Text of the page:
On August 7th, team members from across North America united at the Springlands Hotel in Moshi, Tanzania. Betsy Northam and her sister Rachel flew in fresh and rested from 5 days on Zanzibar Island. The others arrived via bus ride across the Kenya/Tanzania border. The Kilimanjaro climbing team consisted of Betsy Northam of San Diego, Amber Sidhu of San Diego, Kelly Dunfee of Halifax, Nova Scotia, and SMI guide April Mayhew. During the climb, Betsy’s sister Rachel Mueller would provide base camp support from her poolside office at the Springlands Hotel.
August 8: After a celebratory dinner and a well-earned night’s sleep, we stretched our legs during a morning walk through the local villages and jungles of Moshi. The terrain navigated around small neighboring farms, then broke away into a dramatic landscape of manicured rice fields with a peripheral background of untamed jungle.
Walking with balance along the narrow rims of the fields can be tricky. Many large wild birds use the rice fields as a food source. In addition to grand views, our trek was graced by many friendly greetings from village children and rice fieldworkers.
August 9-10. Our first two days on Kilimanjaro were spent navigating the jungles and ridges of the Umbwe route. Through light showers and mist, the glaciers of Kilimanjaro would occasionally appear – an inspirational beacon that fueled our progress. In good time we arrived at Barranco Camp (12,926’/3940m), what would be our base camp for two nights.
August 11. The small storm blew through sometime during the night, lightly dusting the the benches of the mountain. We enjoyed morning tea and coffee underneath a looming Kilimanjaro, our first view of the mountain uninterrupted by clouds or weather. After breakfast of porridge, fruit, toast and eggs, we walked up to Lava Tower (15,190’/4630m) our high point of the day and Betsy’s personal record. A hot lunch welcomed us back at camp, and the remainder of the day was spent relaxing, writing, reading, stretching, and napping.
August 12. Soon after packing up camp, our team deftly scaled our high point of Barranco Wall then made our way along the south circuit path to Karanga Valley, and up to Karanga Camp (12,893’/3930m). After cleaning up, we were treated to a hot lunch of fries, chicken, vegetable slaw, sliced fresh watermelon and oranges, and pineapple juice. The sun broke up a lower cloud layer, which allowed stunning views of Mt. Meru and villages surrounding the base of Kilimanjaro.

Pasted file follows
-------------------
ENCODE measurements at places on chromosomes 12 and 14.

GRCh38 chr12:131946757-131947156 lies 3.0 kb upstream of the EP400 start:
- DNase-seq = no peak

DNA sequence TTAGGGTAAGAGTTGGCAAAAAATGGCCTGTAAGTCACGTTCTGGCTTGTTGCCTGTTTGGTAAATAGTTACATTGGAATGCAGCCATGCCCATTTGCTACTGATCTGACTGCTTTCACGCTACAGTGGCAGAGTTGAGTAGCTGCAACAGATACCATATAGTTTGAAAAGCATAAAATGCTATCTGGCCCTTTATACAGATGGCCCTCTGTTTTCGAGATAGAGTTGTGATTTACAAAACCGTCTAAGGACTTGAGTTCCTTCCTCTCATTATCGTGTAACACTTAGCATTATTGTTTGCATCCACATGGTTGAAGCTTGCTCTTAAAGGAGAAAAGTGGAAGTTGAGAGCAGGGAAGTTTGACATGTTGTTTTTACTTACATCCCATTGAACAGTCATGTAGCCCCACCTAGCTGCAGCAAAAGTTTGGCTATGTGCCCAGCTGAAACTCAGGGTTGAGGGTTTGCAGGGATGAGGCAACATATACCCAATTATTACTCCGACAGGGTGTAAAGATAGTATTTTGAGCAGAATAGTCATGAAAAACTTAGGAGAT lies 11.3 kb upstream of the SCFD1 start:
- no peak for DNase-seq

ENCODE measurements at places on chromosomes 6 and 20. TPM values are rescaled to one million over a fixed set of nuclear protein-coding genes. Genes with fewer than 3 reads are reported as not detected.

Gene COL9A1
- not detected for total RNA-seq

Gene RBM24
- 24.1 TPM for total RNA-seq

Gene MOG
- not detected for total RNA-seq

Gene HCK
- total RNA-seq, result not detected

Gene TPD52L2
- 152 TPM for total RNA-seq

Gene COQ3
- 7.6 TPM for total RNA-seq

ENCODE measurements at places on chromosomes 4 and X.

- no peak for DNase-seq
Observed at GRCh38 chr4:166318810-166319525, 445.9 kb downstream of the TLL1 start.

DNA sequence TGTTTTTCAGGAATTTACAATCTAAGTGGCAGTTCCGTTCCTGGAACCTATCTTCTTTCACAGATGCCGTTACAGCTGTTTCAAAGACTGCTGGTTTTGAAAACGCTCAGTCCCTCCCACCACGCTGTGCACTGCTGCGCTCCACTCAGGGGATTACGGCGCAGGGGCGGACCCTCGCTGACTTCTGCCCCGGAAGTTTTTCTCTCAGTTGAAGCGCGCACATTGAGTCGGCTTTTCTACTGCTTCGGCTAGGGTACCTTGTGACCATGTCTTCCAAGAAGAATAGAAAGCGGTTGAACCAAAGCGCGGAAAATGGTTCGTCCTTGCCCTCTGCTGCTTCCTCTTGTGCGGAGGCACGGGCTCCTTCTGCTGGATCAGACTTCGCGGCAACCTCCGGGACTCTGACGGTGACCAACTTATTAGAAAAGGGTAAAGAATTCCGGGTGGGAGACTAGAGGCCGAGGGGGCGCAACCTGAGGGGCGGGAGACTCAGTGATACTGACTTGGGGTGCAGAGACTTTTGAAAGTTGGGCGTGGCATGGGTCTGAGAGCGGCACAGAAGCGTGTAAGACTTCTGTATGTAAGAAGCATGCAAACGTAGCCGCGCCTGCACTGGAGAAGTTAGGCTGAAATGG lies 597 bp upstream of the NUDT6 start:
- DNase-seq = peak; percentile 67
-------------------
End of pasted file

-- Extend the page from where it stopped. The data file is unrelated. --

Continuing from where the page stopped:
August 13. We broke camp and made good time moving to our high camp, Barafu (115,091’/4600m). After a hot lunch, we prepared for tonight’s summit bid. Many international climbers were staged here and the camp buzzed with excitement.
August 14. We headed off into the night, a stream of headlamps breaking up the blackness, a small but very strong climbing team! We passed many parties on the way as we hiked underneath a brilliant starry sky. At 5:45AM our team reached Uhuru Peak (19,340’/5895m), the summit of Kilimanjaro! After arriving back at Barafu Camp, we enjoyed a hot breakfast before packing up camp and descending down into the oxygen-rich jungle to Mweka Camp (10,170’/3100m).
August 15. In the morning, the local staff that supported our climb sang farewell to the team. After many hugs, we separated and made our way down to Mweka Gate, where our transport waited to return us to Moshi for an afternoon of well-deserved R & R!
The entire photo gallery from our climb of Kilimanjaro can be found here:
The following days, Amber, Rachel, Betsy and April went on Safari while Kelly remained in Moshi donating her time at two local children’s homes. Her presence was missed on safari!
Over the course of five days the team visited Lake Manyara, the Ngorongoro Crater, Tarangire National Park, and the great Serengeti Plains. In addition to seeing a wide range of exotic wildlife our safaris are also a rich cultural experience. We spent some time a local orphanage near that has become a traditional stop on our trips. We also visited a local Masai Village where we were treated to traditional Masai dancing ceremonies, saw the mud huts they live in, and we were given the opportunity to purchase jewelry items.
Wildlife was prevalent throughout our safari. Below are a few pictures. The entire photo gallery can be found here: